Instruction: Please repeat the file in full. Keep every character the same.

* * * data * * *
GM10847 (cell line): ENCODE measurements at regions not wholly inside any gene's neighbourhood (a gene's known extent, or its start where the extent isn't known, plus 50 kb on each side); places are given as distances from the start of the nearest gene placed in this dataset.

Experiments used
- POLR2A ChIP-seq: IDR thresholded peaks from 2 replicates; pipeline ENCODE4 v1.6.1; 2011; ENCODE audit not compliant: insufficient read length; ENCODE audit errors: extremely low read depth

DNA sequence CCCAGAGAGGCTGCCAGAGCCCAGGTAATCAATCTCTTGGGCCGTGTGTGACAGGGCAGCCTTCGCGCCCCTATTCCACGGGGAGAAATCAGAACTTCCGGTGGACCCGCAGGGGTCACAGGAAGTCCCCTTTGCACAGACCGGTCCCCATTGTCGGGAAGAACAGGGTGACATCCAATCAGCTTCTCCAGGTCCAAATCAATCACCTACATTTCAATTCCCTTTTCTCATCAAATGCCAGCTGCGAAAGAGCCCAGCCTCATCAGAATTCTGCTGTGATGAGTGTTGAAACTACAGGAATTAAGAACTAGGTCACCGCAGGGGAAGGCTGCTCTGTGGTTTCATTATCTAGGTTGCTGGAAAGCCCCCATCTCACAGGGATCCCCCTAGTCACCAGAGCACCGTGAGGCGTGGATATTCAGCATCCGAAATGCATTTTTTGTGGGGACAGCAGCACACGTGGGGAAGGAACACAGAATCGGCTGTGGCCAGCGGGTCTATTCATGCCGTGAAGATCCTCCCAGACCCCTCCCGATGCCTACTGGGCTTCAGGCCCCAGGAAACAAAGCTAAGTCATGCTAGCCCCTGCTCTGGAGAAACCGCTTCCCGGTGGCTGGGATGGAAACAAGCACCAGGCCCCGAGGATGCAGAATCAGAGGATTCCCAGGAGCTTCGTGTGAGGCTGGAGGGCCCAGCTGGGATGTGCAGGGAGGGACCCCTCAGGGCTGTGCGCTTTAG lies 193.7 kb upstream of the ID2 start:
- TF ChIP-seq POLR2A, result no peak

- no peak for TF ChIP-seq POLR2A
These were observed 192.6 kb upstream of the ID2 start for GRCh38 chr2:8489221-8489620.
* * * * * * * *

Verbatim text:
GM10847 (cell line): ENCODE measurements at regions not wholly inside any gene's neighbourhood (a gene's known extent, or its start where the extent isn't known, plus 50 kb on each side); places are given as distances from the start of the nearest gene placed in this dataset.

Experiments used
- POLR2A ChIP-seq: IDR thresholded peaks from 2 replicates; pipeline ENCODE4 v1.6.1; 2011; ENCODE audit not compliant: insufficient read length; ENCODE audit errors: extremely low read depth

DNA sequence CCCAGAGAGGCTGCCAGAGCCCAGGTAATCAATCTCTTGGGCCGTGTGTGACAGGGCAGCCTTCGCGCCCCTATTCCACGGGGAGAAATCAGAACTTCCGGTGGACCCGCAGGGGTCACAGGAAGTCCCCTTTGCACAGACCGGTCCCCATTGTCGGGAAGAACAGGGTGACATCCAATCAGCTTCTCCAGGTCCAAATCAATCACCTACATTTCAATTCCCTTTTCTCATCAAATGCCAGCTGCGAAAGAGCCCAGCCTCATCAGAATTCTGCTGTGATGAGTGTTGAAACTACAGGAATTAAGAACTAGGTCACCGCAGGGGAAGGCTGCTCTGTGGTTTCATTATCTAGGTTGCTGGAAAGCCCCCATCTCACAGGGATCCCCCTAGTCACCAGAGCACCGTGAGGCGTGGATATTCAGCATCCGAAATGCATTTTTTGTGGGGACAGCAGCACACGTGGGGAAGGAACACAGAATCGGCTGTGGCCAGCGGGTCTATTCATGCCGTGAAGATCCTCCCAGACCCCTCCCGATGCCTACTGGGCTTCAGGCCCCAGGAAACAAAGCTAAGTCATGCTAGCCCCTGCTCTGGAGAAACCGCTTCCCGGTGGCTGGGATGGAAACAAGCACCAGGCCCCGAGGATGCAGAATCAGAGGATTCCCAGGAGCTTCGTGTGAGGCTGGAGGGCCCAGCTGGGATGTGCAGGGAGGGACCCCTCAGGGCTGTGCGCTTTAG lies 193.7 kb upstream of the ID2 start:
- TF ChIP-seq POLR2A, result no peak

- no peak for TF ChIP-seq POLR2A
These were observed 192.6 kb upstream of the ID2 start for GRCh38 chr2:8489221-8489620.